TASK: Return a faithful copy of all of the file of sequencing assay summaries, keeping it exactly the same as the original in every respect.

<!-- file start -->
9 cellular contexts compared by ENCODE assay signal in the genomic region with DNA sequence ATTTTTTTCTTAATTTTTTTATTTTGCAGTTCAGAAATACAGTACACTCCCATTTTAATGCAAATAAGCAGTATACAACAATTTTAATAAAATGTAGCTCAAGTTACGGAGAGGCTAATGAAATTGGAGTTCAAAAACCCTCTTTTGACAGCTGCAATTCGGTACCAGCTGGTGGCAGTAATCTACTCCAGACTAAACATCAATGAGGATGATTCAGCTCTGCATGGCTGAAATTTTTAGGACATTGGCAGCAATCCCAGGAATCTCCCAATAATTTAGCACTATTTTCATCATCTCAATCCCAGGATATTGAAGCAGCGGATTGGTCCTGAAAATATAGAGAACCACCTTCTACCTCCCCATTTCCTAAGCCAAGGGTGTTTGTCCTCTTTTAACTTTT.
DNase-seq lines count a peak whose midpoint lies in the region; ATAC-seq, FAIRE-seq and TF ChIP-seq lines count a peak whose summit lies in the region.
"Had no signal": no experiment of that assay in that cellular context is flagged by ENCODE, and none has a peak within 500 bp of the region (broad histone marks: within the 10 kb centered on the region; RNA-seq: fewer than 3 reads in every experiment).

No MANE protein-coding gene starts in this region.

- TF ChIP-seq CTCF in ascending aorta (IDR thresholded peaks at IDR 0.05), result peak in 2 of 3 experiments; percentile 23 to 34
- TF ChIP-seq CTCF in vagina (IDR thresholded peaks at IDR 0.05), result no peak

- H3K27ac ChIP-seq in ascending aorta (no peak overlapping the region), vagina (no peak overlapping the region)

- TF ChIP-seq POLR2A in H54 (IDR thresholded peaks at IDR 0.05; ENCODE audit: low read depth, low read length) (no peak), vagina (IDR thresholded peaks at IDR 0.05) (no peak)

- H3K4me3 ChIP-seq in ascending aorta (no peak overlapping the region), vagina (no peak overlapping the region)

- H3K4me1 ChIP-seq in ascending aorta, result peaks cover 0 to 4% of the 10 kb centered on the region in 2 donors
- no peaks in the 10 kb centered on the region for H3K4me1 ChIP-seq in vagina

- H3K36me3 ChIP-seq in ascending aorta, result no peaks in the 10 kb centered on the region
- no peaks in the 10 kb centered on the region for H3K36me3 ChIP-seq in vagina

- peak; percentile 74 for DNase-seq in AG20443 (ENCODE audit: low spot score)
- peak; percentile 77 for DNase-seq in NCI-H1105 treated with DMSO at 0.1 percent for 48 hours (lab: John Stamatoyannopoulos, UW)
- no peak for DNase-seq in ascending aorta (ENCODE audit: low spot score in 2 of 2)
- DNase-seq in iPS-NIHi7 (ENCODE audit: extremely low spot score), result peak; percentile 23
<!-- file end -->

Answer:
9 cellular contexts compared by ENCODE assay signal in the genomic region with DNA sequence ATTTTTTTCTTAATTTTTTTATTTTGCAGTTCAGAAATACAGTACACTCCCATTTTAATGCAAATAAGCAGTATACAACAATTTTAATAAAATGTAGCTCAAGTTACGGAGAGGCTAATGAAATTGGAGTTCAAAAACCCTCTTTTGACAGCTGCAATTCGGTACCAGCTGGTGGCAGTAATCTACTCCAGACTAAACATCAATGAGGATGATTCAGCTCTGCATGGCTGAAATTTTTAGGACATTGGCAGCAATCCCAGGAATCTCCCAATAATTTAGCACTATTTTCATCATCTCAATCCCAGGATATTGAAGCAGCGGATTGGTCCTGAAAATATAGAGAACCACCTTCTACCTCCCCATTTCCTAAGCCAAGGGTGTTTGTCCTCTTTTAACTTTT.
DNase-seq lines count a peak whose midpoint lies in the region; ATAC-seq, FAIRE-seq and TF ChIP-seq lines count a peak whose summit lies in the region.
"Had no signal": no experiment of that assay in that cellular context is flagged by ENCODE, and none has a peak within 500 bp of the region (broad histone marks: within the 10 kb centered on the region; RNA-seq: fewer than 3 reads in every experiment).

No MANE protein-coding gene starts in this region.

- TF ChIP-seq CTCF in ascending aorta (IDR thresholded peaks at IDR 0.05), result peak in 2 of 3 experiments; percentile 23 to 34
- TF ChIP-seq CTCF in vagina (IDR thresholded peaks at IDR 0.05), result no peak

- H3K27ac ChIP-seq in ascending aorta (no peak overlapping the region), vagina (no peak overlapping the region)

- TF ChIP-seq POLR2A in H54 (IDR thresholded peaks at IDR 0.05; ENCODE audit: low read depth, low read length) (no peak), vagina (IDR thresholded peaks at IDR 0.05) (no peak)

- H3K4me3 ChIP-seq in ascending aorta (no peak overlapping the region), vagina (no peak overlapping the region)

- H3K4me1 ChIP-seq in ascending aorta, result peaks cover 0 to 4% of the 10 kb centered on the region in 2 donors
- no peaks in the 10 kb centered on the region for H3K4me1 ChIP-seq in vagina

- H3K36me3 ChIP-seq in ascending aorta, result no peaks in the 10 kb centered on the region
- no peaks in the 10 kb centered on the region for H3K36me3 ChIP-seq in vagina

- peak; percentile 74 for DNase-seq in AG20443 (ENCODE audit: low spot score)
- peak; percentile 77 for DNase-seq in NCI-H1105 treated with DMSO at 0.1 percent for 48 hours (lab: John Stamatoyannopoulos, UW)
- no peak for DNase-seq in ascending aorta (ENCODE audit: low spot score in 2 of 2)
- DNase-seq in iPS-NIHi7 (ENCODE audit: extremely low spot score), result peak; percentile 23